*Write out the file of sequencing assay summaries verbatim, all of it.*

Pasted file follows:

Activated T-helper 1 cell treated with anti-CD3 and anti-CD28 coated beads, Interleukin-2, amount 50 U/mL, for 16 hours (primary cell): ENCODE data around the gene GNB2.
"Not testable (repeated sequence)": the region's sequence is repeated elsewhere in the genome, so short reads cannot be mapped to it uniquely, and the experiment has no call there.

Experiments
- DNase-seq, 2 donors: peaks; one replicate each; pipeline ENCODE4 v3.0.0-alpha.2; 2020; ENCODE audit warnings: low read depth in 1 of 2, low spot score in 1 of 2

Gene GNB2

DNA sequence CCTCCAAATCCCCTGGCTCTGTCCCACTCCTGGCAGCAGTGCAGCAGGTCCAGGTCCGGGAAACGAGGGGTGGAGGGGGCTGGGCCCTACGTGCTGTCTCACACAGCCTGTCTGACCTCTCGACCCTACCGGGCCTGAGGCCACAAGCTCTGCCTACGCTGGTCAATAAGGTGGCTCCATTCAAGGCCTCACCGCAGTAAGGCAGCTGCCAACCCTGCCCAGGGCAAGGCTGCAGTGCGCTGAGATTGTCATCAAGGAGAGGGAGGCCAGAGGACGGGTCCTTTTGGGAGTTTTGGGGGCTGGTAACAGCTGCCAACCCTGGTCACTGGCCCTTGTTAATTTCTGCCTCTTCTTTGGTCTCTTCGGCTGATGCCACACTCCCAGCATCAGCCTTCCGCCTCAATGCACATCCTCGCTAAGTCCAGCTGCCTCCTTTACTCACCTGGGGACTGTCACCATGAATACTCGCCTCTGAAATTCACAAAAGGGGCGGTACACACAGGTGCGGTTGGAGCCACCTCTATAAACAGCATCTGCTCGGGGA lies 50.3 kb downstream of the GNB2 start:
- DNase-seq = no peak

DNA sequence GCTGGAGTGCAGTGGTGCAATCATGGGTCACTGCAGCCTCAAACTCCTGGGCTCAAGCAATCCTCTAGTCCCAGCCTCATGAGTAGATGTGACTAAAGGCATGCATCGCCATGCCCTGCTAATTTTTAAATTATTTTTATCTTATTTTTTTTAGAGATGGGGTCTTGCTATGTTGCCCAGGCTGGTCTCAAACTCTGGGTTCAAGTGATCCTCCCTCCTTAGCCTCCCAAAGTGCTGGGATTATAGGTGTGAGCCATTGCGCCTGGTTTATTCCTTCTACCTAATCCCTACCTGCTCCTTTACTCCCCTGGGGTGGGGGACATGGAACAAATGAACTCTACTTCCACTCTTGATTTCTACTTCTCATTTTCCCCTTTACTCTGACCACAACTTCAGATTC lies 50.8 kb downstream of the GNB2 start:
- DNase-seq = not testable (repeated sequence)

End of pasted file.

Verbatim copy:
Activated T-helper 1 cell treated with anti-CD3 and anti-CD28 coated beads, Interleukin-2, amount 50 U/mL, for 16 hours (primary cell): ENCODE data around the gene GNB2.
"Not testable (repeated sequence)": the region's sequence is repeated elsewhere in the genome, so short reads cannot be mapped to it uniquely, and the experiment has no call there.

Experiments
- DNase-seq, 2 donors: peaks; one replicate each; pipeline ENCODE4 v3.0.0-alpha.2; 2020; ENCODE audit warnings: low read depth in 1 of 2, low spot score in 1 of 2

Gene GNB2

DNA sequence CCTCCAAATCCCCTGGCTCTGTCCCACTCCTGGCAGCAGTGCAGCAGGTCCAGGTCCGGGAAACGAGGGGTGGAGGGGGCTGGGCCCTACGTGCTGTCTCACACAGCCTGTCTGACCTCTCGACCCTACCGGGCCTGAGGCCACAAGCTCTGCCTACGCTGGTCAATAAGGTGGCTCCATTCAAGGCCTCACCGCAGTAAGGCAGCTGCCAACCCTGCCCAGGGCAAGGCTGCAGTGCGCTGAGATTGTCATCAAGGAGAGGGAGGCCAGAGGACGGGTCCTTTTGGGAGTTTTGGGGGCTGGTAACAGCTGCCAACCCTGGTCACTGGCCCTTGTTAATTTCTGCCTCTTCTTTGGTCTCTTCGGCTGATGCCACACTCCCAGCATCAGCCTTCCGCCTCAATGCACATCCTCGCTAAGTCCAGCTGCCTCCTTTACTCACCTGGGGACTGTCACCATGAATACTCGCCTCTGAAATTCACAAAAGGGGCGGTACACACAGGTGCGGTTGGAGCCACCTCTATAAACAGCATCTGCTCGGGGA lies 50.3 kb downstream of the GNB2 start:
- DNase-seq = no peak

DNA sequence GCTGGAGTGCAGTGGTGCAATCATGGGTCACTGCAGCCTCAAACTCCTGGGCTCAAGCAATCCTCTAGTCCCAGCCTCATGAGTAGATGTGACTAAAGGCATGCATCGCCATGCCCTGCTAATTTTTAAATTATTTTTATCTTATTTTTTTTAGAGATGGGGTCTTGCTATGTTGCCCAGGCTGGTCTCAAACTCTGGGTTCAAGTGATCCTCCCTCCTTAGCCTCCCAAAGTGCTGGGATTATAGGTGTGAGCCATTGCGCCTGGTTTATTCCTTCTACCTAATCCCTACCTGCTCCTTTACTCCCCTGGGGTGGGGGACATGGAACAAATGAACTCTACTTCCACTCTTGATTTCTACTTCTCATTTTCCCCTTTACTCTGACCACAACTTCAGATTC lies 50.8 kb downstream of the GNB2 start:
- DNase-seq = not testable (repeated sequence)